Red Duke Trauma Institute patient, Mathew Craft, rides his motorcycle after recovery.Nine years ago, Mathew Craft was riding his motorcycle on a county road in Dayton, Texas, northeast of Houston, when he was struck by a turning car.

“I don’t remember flying over the top of the car,” he says. “But I remember hitting the ground, square on my chest. It sucked the wind out of me. I landed in the bottom of a ditch at the side of the road, and I remember lying there, looking at my leg, and thinking, ‘My leg is trashed.’ It was pretty nasty.”

The impact of the crash had broken his femur in half. He didn’t know that at the time, but he could tell he’d lost a lot of blood. As soon as the paramedics arrived, they called Memorial Hermann Life Flight®. Craft remembers looking out the helicopter window as it lifted off and telling the Life Flight nurse that he was tired. The next thing he recalls is waking up in a surgical ICU bed at the Red Duke Trauma Institute at Memorial Hermann-Texas Medical Center, one of the busiest Level I trauma centers in the nation.

“The doctor told me I had two choices,” he says. “He could try to save the leg, but I’d probably always have pain and limited mobility because my foot would be turned out. Or he could cut the leg off below the knee and I could get a prosthesis and get back to my normal life.”

Craft, now 42, opted for amputation, but it wasn’t an easy fix. Ultimately, he spent five weeks in the hospital and underwent 15 surgeries. It was a long road back to his normal life. On National Trauma Survivors Day, he is reflecting on his journey and offering hope to other survivors, including the more than 120,000 trauma patients treated annually at Memorial Hermann hospitals.

Memorial Hermann offers a variety of resources to help survivors of traumatic injury, including virtual support groups and an online recovery course.

“It’s hard, but it’s very much a mental game,” Craft says. “It’s natural to focus on what you’ve lost, but a better focus is: What can I accomplish now? You have to set goals for yourself, and you have to figure out what makes you smile and makes you happy.”

At first, he wasn’t smiling. “I had a really hard time during the first surgery. I woke up from the anesthesia screaming and swinging,” he says. “They gave me more anesthesia and then I didn’t come out of it for more than 12 hours. They weren’t sure if I would ever regain consciousness.”

Craft’s injury was so severe that it took the surgeon hours just to pick the bone shards out of his knee. “It looked like a grenade had exploded on my kneecap,” Craft says. “And all that shattered bone caused an infection.”

Lying in stagnant ditchwater with an open wound hadn’t helped. Craft ended up with sepsis and had to be treated with intravenous antibiotics and a wound VAC, which uses negative pressure to help heal infected wounds.

“That wound VAC was something else,” he says. “That was the worst part.”

Once the wound healed and Craft received his prosthetic leg, things started to get better. He did physical therapy at TIRR Memorial Hermann twice a week and made good progress. “My therapist didn’t cut me any slack. If it hadn’t been for them, it would probably be a different story,” he says.

He’s glad he opted for amputation, because he can still do the activities that bring him joy — including riding his motorcycle. “I’d much rather wear a prosthesis and do what I was doing before than keep my leg and have to give up the things I love,” he says. “I ride four-wheelers and play in the mud. I’m still doing the same things I was doing, just not as fast.”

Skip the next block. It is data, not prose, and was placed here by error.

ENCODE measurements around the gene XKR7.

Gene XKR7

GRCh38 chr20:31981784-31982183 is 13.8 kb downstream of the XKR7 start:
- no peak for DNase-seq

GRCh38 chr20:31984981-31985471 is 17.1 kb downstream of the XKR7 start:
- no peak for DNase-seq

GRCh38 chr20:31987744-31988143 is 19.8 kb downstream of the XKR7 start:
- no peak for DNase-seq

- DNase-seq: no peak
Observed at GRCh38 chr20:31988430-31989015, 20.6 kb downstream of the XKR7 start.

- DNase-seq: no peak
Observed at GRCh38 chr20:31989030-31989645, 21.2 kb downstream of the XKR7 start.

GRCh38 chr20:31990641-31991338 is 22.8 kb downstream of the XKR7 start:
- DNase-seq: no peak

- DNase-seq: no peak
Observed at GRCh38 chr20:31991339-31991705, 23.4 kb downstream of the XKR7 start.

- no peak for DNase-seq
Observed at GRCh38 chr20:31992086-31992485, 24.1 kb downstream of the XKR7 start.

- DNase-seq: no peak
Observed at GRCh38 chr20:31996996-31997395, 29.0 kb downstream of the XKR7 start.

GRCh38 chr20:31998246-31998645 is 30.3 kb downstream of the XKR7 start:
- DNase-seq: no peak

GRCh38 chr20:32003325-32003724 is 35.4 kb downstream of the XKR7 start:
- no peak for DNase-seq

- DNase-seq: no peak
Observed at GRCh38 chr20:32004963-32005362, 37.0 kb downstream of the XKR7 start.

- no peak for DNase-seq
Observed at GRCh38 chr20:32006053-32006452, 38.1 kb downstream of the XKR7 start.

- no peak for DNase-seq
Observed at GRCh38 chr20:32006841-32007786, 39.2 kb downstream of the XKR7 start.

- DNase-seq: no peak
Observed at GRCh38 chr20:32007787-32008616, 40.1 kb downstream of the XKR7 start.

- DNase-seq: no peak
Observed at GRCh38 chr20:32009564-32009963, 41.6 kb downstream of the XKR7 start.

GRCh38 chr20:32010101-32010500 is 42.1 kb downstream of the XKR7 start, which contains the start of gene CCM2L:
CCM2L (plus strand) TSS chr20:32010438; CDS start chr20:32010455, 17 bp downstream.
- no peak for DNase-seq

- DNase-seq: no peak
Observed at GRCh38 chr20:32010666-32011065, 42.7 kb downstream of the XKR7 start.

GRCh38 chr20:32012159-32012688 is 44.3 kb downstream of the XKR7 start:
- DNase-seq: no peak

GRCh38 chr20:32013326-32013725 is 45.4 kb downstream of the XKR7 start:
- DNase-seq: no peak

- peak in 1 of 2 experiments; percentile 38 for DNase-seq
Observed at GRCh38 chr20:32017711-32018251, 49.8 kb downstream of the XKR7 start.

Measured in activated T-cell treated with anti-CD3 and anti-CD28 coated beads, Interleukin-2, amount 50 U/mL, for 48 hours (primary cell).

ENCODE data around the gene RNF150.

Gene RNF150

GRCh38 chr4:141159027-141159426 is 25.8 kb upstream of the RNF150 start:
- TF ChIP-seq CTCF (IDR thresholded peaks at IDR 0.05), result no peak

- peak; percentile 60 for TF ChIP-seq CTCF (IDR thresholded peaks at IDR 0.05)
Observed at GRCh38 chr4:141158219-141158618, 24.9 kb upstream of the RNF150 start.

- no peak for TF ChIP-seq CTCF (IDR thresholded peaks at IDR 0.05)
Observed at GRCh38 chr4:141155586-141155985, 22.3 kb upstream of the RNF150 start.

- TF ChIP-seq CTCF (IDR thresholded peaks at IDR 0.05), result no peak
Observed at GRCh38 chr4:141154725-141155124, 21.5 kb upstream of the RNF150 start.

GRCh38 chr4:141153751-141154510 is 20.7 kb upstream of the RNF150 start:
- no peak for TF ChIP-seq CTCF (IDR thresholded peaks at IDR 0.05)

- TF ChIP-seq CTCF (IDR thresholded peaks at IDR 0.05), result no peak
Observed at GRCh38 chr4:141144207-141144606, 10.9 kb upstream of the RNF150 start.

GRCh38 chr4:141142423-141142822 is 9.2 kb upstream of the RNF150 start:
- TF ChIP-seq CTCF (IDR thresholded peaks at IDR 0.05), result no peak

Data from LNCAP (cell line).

But during the early days of his recovery, he wasn’t sure what his future would hold. Because he was unable to work for months, he fell behind on bills, and he and his wife lost their home, their cars and his motorcycle.

“I went through depression pretty bad,” he says. “I actually got to a point where I didn’t think I’d ever be worth anything again. In those first few months, when you’re stuck in a wheelchair, you’re dependent on other people to do everything for you. I was fortunate enough that I could go the bathroom on my own. Some people don’t have that luxury, and that takes a huge mental toll. You look at yourself and think, ‘What am I supposed to do?’”

Craft also suffered for years from post-traumatic stress disorder. He would wake up in the middle of the night reliving the crash, feeling the crunch of his body hitting the ground and the wind being knocked out of him. That’s gotten better. He still feels phantom pain occasionally; however, and at times it can be debilitating.

“It feels like my toes are curled up in my shoes. On bad days, it feels like I stepped on an ice pick,” he says. “That’s part of the difference from losing a limb to trauma, as opposed to something like diabetes. When you experience trauma like that, there’s a piece of it that embeds in the memory. Your brain holds onto it. My toes were actually broken in my boots the day of the accident, so I can still feel that.”

But his outlook is bright these days. He and his wife started over: they have a new home and are out of debt. He’s back at work as a commercial manager for a supply company. And he’s still doing the things he loves, including riding his Harley.

In November, while riding, he collided with a deer on the same county road where he had his first accident. Once again, he was flown via Life Flight to Memorial Hermann-TMC, this time with a fractured humerus bone that had to be repaired with titanium plates.

So, would he ever consider trading in his motorcycle, given the dangers he’s encountered?

“I can’t do it. I can’t give it up,” he says. “I’d be absolutely miserable if I wasn’t riding. It’s not just a hobby; it’s a lifestyle for me. That’s part of the key to recovery. You can’t sit around and mope. You have to have goals. And you have to have fun.”

Life Flight flying the skies
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